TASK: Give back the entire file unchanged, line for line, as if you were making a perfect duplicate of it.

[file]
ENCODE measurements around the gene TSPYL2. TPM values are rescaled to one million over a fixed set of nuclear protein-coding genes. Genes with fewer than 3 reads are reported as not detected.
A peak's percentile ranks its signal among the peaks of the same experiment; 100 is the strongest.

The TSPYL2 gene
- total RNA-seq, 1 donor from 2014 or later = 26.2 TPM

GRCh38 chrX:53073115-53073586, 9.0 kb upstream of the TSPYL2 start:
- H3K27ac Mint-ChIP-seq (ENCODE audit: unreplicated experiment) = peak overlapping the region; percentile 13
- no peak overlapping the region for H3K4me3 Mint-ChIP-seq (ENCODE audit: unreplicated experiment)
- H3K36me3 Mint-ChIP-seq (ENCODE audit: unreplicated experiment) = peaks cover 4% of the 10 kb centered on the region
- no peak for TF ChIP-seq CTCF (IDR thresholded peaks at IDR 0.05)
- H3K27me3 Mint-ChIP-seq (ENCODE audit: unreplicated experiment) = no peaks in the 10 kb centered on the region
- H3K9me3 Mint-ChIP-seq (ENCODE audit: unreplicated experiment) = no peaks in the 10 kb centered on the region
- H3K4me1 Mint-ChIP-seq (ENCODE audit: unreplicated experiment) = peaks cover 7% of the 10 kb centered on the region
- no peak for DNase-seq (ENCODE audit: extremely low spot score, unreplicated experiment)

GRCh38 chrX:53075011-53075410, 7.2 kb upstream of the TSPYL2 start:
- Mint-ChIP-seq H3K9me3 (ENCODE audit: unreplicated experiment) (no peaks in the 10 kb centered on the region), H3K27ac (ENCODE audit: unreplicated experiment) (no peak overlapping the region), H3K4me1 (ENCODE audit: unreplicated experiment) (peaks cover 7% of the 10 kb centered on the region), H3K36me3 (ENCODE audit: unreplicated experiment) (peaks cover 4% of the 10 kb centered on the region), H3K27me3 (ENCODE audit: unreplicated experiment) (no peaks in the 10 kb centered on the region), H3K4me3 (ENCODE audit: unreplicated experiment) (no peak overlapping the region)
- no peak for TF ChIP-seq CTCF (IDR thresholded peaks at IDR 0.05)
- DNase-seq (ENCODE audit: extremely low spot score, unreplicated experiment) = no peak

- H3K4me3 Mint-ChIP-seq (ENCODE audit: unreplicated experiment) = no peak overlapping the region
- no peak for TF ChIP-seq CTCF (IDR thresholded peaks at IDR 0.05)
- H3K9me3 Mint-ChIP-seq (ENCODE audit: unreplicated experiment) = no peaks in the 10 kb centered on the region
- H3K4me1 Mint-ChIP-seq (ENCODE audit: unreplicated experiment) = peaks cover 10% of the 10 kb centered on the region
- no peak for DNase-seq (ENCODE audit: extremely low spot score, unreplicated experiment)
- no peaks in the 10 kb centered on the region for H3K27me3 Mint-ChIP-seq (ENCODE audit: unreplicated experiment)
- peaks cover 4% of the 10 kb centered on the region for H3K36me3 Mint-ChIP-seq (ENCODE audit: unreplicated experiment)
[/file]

ENCODE measurements around the gene TSPYL2. TPM values are rescaled to one million over a fixed set of nuclear protein-coding genes. Genes with fewer than 3 reads are reported as not detected.
A peak's percentile ranks its signal among the peaks of the same experiment; 100 is the strongest.

The TSPYL2 gene
- total RNA-seq, 1 donor from 2014 or later = 26.2 TPM

GRCh38 chrX:53073115-53073586, 9.0 kb upstream of the TSPYL2 start:
- H3K27ac Mint-ChIP-seq (ENCODE audit: unreplicated experiment) = peak overlapping the region; percentile 13
- no peak overlapping the region for H3K4me3 Mint-ChIP-seq (ENCODE audit: unreplicated experiment)
- H3K36me3 Mint-ChIP-seq (ENCODE audit: unreplicated experiment) = peaks cover 4% of the 10 kb centered on the region
- no peak for TF ChIP-seq CTCF (IDR thresholded peaks at IDR 0.05)
- H3K27me3 Mint-ChIP-seq (ENCODE audit: unreplicated experiment) = no peaks in the 10 kb centered on the region
- H3K9me3 Mint-ChIP-seq (ENCODE audit: unreplicated experiment) = no peaks in the 10 kb centered on the region
- H3K4me1 Mint-ChIP-seq (ENCODE audit: unreplicated experiment) = peaks cover 7% of the 10 kb centered on the region
- no peak for DNase-seq (ENCODE audit: extremely low spot score, unreplicated experiment)

GRCh38 chrX:53075011-53075410, 7.2 kb upstream of the TSPYL2 start:
- Mint-ChIP-seq H3K9me3 (ENCODE audit: unreplicated experiment) (no peaks in the 10 kb centered on the region), H3K27ac (ENCODE audit: unreplicated experiment) (no peak overlapping the region), H3K4me1 (ENCODE audit: unreplicated experiment) (peaks cover 7% of the 10 kb centered on the region), H3K36me3 (ENCODE audit: unreplicated experiment) (peaks cover 4% of the 10 kb centered on the region), H3K27me3 (ENCODE audit: unreplicated experiment) (no peaks in the 10 kb centered on the region), H3K4me3 (ENCODE audit: unreplicated experiment) (no peak overlapping the region)
- no peak for TF ChIP-seq CTCF (IDR thresholded peaks at IDR 0.05)
- DNase-seq (ENCODE audit: extremely low spot score, unreplicated experiment) = no peak

- H3K4me3 Mint-ChIP-seq (ENCODE audit: unreplicated experiment) = no peak overlapping the region
- no peak for TF ChIP-seq CTCF (IDR thresholded peaks at IDR 0.05)
- H3K9me3 Mint-ChIP-seq (ENCODE audit: unreplicated experiment) = no peaks in the 10 kb centered on the region
- H3K4me1 Mint-ChIP-seq (ENCODE audit: unreplicated experiment) = peaks cover 10% of the 10 kb centered on the region
- no peak for DNase-seq (ENCODE audit: extremely low spot score, unreplicated experiment)
- no peaks in the 10 kb centered on the region for H3K27me3 Mint-ChIP-seq (ENCODE audit: unreplicated experiment)
- peaks cover 4% of the 10 kb centered on the region for H3K36me3 Mint-ChIP-seq (ENCODE audit: unreplicated experiment)